The English Premier League - the most watched domestic soccer league in the world - needs to "correct itself," according to the chairman of London-based team Queens Park Rangers (QPR), who argued that greed in the industry has rendered it unsustainable.
"There are many players who don't take it as life or death," Tony Fernandes, who is also group CEO of AirAsia, told CNBC Friday.
"There are guys who just put on the shirt, who are so excited to play and just want to play. And there are a lot of guys who take a lot of money and maybe it's not 'do or die.'"
Instead of blaming the players directly, Fernandes said the industry had created a problem of over-inflated wages, which meant some professional players were not fully committed to the game.
"The industry has created what we see now and the industry has to correct itself," he said.
Fernandes also called for changes in the handling of agent fees.
In the U.K., agents are paid directly by the clubs after a player transfer has been completed. The Premier League said in November that a total of £96.67 million ($159 million) was spent by its 20 clubs on agents over the previous year.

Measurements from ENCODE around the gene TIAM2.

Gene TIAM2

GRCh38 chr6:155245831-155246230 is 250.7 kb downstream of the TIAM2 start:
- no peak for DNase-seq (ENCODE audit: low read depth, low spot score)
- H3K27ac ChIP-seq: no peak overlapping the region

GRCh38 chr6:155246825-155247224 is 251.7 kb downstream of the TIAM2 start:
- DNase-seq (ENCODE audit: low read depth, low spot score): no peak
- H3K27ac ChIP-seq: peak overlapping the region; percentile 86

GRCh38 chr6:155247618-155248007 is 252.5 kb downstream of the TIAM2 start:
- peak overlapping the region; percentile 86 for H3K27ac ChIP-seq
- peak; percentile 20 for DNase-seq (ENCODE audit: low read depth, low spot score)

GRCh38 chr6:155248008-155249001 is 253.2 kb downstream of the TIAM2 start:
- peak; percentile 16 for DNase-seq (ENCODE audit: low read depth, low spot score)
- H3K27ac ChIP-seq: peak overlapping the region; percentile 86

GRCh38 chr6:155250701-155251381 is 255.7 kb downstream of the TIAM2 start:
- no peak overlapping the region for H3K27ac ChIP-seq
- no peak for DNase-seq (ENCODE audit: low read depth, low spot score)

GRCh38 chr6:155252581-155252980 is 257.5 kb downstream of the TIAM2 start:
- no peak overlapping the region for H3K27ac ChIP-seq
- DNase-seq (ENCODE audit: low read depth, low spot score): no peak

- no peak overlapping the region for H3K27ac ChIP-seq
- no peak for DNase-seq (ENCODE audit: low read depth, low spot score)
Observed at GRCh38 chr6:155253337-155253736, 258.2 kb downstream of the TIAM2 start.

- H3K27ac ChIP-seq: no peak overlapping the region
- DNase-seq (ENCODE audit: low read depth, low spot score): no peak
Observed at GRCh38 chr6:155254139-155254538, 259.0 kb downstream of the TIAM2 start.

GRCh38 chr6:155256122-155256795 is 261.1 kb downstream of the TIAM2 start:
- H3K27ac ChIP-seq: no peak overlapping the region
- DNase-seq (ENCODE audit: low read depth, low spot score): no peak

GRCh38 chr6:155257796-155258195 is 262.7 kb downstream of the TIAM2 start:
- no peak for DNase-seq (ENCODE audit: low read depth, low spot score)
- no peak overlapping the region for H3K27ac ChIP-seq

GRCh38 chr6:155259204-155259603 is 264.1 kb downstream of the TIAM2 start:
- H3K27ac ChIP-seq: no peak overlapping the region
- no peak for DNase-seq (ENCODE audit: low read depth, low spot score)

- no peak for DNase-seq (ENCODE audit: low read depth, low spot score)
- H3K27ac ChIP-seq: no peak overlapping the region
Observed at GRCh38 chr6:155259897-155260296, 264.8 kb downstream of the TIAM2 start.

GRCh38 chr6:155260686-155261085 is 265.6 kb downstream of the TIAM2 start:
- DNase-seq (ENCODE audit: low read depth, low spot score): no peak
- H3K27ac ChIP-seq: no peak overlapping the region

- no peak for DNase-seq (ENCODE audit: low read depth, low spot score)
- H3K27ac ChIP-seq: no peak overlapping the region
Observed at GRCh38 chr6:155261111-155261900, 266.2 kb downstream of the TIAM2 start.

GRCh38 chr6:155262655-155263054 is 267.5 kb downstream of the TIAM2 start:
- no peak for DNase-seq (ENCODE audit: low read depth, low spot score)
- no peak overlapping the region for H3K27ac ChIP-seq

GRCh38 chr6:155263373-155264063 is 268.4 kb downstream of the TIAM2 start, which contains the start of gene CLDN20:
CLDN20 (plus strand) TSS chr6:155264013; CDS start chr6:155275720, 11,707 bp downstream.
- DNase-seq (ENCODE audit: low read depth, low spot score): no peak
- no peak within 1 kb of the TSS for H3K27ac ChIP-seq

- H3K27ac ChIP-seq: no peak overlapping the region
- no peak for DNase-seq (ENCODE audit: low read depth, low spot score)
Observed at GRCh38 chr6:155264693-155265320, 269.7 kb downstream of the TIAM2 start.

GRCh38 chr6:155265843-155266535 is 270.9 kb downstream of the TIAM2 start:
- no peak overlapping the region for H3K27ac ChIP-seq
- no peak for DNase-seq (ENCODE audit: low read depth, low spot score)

The club that spent the most on agent fees was Chelsea. It paid out nearly $14 million between October 1, 2012 and September 30, 2013.
In the league below, Championship clubs spent a total of £18.6 million over the year ending June 30, 2013.
(Read More: Soccer clubs slash spending amid finance crackdown)
Greg Clarke, chairman of the Football League which represents The Championship, League One, and League Two, said in a September press release that agent fees were a "considerable amount" of money to be leaving the game.
"The real challenge is to ensure that such payments are part of a sustainable financial model with clubs only spending what they can afford," he said.
Fernandes called for this model to be changed, arguing that it should be the players themselves that pay the fees - which would then slice into their own pay packages.
"(Agents) pray on... players, they play on owners, they pray on managers," he told CNBC.
"I would like to see a system where the player pays for the agent like in America. I think that makes a lot more sense."
But despite his concerns, Fernandes said he was buoyed by his belief that soccer clubs were spending more sensibly, as industry professionals become more business oriented.
Soccer clubs in the English Premier League splashed out a record £630 million ($980 million) in 2013's summer transfer window, according to Deloitte, with major signings made in the final hours. The previous record -- of £500 million – was set in 2008.
By CNBC.com's Matt Clinch. Follow him on Twitter @mattclinch81